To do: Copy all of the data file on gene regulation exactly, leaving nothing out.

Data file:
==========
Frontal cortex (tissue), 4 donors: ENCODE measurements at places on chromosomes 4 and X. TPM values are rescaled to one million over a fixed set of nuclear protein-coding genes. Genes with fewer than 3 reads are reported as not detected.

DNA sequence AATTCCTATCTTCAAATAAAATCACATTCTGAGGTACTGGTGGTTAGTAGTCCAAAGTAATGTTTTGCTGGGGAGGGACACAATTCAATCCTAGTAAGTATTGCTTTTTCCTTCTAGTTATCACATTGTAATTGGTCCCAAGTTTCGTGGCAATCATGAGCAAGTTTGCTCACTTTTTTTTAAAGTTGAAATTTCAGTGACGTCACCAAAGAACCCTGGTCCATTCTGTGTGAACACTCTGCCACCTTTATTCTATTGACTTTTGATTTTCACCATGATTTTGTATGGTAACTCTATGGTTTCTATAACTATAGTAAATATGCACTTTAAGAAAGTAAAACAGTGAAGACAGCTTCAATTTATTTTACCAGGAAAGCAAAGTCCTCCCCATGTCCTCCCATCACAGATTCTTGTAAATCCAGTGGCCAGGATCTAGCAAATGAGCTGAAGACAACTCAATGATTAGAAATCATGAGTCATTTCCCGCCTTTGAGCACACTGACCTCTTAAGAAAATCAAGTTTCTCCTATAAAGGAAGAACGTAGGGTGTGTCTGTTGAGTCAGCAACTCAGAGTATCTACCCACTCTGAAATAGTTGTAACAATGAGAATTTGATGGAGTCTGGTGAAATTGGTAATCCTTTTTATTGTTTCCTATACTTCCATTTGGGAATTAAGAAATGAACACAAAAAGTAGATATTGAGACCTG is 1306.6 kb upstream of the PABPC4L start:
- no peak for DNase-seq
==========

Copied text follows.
Frontal cortex (tissue), 4 donors: ENCODE measurements at places on chromosomes 4 and X. TPM values are rescaled to one million over a fixed set of nuclear protein-coding genes. Genes with fewer than 3 reads are reported as not detected.

DNA sequence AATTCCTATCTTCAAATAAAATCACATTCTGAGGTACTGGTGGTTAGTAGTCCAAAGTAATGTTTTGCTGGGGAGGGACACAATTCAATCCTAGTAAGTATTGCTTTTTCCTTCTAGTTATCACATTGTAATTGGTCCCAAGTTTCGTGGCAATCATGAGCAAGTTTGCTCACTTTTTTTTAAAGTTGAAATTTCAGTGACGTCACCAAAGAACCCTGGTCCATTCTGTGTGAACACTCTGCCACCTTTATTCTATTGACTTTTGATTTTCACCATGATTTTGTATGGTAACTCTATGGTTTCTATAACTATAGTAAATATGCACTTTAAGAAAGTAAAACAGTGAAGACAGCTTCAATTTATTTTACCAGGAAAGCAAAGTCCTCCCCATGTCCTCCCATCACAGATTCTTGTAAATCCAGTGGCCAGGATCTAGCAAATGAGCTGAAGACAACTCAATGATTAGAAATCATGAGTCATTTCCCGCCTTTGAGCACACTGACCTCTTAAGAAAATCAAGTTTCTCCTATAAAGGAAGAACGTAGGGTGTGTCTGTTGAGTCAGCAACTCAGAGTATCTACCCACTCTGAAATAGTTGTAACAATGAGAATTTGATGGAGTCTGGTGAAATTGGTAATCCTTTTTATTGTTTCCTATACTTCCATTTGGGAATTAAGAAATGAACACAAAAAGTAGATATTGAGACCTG is 1306.6 kb upstream of the PABPC4L start:
- no peak for DNase-seq